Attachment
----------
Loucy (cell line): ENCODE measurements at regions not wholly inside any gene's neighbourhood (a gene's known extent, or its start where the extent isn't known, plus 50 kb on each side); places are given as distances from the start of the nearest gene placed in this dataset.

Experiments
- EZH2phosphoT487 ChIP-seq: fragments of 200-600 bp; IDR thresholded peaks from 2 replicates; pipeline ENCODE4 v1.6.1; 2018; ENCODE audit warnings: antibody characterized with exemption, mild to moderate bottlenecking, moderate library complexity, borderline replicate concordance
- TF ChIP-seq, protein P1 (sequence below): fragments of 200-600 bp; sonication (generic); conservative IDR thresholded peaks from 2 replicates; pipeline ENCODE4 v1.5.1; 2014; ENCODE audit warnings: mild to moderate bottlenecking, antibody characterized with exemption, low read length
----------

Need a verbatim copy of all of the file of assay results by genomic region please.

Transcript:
Loucy (cell line): ENCODE measurements at regions not wholly inside any gene's neighbourhood (a gene's known extent, or its start where the extent isn't known, plus 50 kb on each side); places are given as distances from the start of the nearest gene placed in this dataset.

Experiments
- EZH2phosphoT487 ChIP-seq: fragments of 200-600 bp; IDR thresholded peaks from 2 replicates; pipeline ENCODE4 v1.6.1; 2018; ENCODE audit warnings: antibody characterized with exemption, mild to moderate bottlenecking, moderate library complexity, borderline replicate concordance
- TF ChIP-seq, protein P1 (sequence below): fragments of 200-600 bp; sonication (generic); conservative IDR thresholded peaks from 2 replicates; pipeline ENCODE4 v1.5.1; 2014; ENCODE audit warnings: mild to moderate bottlenecking, antibody characterized with exemption, low read length